Bronchiectasis describes the irreversible and abnormal dilatation of the airways.
It normally results from the inflammatory destruction of the elastic and muscular components of the airways. This leads to abnormally dilated airways, persistent sputum production with ineffectual clearance and recurrent chest infections.
Bronchiectasis commonly occurs secondary to cystic fibrosis though this is often considered and covered separately.
In 2012 it was estimated that 210,000 people in the UK had bronchiectasis.
The figures for prevalence and incidence vary widely by source as the condition often goes unrecognised or undiagnosed.
Data from the British Lung Foundation indicates females are affected more than males. In 2012 they estimated that 379 females and 281 males had bronchiectasis per 100,000. The condition becomes more common with advancing age with around 60% of cases diagnosed over the age of 70.
There are a wide range of causes of bronchiectasis though up to 40-50% of cases will be idiopathic in nature.
Generally speaking bronchiectasis results from infective insults combined with defective mucociliary clearance, airway obstruction or impaired host immunity.
Infective pathogens promote an inflammatory response involving the activation of neutrophils and release of inflammatory mediators - this results in damage to elastic and muscular components of the airway resulting in dilated airways. The abnormal dilatation of the airways further predispose patients to infections. This leads to a cycle of infection and worsening bronchiectasis.
Immunodeficiencies predispose patients to infection. Recurrent infective insults, combined with a poor host immune response, increase the risk of developing bronchiectasis. Causes may be primary or secondary:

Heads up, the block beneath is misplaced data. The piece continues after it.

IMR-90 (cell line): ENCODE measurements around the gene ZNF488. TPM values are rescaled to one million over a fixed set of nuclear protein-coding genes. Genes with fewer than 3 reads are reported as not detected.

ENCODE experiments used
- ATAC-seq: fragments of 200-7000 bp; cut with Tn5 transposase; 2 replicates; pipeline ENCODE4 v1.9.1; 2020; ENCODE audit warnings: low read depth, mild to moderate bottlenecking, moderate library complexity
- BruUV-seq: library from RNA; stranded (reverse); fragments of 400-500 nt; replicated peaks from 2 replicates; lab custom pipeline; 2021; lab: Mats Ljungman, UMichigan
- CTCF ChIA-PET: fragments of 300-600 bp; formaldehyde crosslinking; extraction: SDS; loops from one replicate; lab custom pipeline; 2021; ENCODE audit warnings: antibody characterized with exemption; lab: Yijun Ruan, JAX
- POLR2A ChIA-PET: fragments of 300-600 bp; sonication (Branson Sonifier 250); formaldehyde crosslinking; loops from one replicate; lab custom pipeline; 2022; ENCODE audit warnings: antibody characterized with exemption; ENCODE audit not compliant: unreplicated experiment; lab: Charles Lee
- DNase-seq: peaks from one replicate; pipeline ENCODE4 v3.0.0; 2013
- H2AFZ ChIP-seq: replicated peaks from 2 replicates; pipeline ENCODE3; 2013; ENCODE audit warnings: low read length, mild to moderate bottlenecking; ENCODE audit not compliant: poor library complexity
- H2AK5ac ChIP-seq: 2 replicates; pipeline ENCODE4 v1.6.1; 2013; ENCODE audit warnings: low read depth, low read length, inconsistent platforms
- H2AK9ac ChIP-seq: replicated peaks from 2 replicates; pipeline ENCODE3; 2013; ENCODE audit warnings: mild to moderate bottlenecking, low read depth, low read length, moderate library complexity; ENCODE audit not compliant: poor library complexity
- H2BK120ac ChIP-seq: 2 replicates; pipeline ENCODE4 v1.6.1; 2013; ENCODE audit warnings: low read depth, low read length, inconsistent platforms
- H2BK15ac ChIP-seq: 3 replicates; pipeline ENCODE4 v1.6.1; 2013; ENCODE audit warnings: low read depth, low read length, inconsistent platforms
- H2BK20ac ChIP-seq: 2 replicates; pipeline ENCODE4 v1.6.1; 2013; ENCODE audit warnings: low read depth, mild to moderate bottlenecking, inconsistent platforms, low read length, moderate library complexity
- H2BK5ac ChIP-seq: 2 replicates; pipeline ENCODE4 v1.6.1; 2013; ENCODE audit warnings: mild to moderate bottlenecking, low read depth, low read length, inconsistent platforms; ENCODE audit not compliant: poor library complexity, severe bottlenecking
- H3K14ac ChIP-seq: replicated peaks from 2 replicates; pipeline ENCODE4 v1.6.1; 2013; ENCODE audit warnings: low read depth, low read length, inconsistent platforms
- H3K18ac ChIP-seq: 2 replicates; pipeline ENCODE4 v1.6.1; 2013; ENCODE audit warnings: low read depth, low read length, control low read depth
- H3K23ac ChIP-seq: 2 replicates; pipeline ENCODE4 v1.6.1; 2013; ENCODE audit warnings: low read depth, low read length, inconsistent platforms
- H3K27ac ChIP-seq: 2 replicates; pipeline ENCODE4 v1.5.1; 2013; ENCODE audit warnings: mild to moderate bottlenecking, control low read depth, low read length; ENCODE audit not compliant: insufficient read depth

Airway obstruction can lead to bronchiectasis. Foreign bodies (particularly in children), mucus plugging, stenosis, tumours or lymph nodes can all be responsible.
Ciliated epithelial cells are essential to the normal function of the airways, progressively clearing them of sputum. Dysfunction leads to mucus accumulation and predisposes to recurrent infection. Causes include:
Cystic fibrosis causes dehydration and depletion of airway surface liquid - which is key to the normal function of cilia. This is discussed in more detail in our Cystic fibrosis notes.
Patients often present with persistent sputum production associated with a chronic cough.
In adult patients, bronchiectasis should be suspected in those with persistent purulent/mucopurulent sputum production and a persistent cough. Sputum cultures that return P. aeruginosa is also highly suspicious for bronchiectasis. Features may also reflect the underlying aetiology (discussed above).
Of course there is cross-over between the features of bronchiectasis and other pulmonary conditions. Clinicians must consider other differentials including asthma, COPD and malignancies (which themselves may cause bronchiectasis).
The clinical course of bronchiectasis may be interrupted by acute infective exacerbations. The abnormal and dilated airways have impaired ability to clear sputum and pathogens from the lungs resulting in increased risk of infection.
Acute infective exacerbations present with a worsening of chronic features (dyspnea, cough and sputum production) as well as those of systemic infection such as fever and malaise.
CT chest is the the diagnostic modality of choice in patients with suspected bronchiectasis.
The British Thoracic Society (BTS) guidelines: Bronchiectasis in Adults (2018) advise baseline chest x-ray and thin section CT chest for patients with suspected bronchiectasis:
Investigations aim to identify the underlying cause of bronchiectasis.
A detailed history and examination must be completed for all patients. This should aim to identify features that could indicate an underlying aetiology. The British Thoracic Society (BTS) guidelines: Bronchiectasis in Adults (2018) outlines important investigations to order or consider.